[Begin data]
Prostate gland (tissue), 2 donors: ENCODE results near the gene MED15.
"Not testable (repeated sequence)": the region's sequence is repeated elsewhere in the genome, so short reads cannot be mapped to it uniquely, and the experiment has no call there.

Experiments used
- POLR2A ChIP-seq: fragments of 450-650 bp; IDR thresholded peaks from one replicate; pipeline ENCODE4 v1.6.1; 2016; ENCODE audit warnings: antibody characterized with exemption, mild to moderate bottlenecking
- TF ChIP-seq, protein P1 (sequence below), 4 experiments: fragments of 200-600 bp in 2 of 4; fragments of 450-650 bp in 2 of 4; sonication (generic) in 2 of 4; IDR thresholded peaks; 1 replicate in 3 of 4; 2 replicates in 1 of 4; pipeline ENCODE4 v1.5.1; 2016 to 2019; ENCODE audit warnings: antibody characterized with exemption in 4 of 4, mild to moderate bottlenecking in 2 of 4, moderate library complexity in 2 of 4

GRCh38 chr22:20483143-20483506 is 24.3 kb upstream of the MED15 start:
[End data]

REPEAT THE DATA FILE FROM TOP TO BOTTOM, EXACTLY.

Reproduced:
Prostate gland (tissue), 2 donors: ENCODE results near the gene MED15.
"Not testable (repeated sequence)": the region's sequence is repeated elsewhere in the genome, so short reads cannot be mapped to it uniquely, and the experiment has no call there.

Experiments used
- POLR2A ChIP-seq: fragments of 450-650 bp; IDR thresholded peaks from one replicate; pipeline ENCODE4 v1.6.1; 2016; ENCODE audit warnings: antibody characterized with exemption, mild to moderate bottlenecking
- TF ChIP-seq, protein P1 (sequence below), 4 experiments: fragments of 200-600 bp in 2 of 4; fragments of 450-650 bp in 2 of 4; sonication (generic) in 2 of 4; IDR thresholded peaks; 1 replicate in 3 of 4; 2 replicates in 1 of 4; pipeline ENCODE4 v1.5.1; 2016 to 2019; ENCODE audit warnings: antibody characterized with exemption in 4 of 4, mild to moderate bottlenecking in 2 of 4, moderate library complexity in 2 of 4

GRCh38 chr22:20483143-20483506 is 24.3 kb upstream of the MED15 start: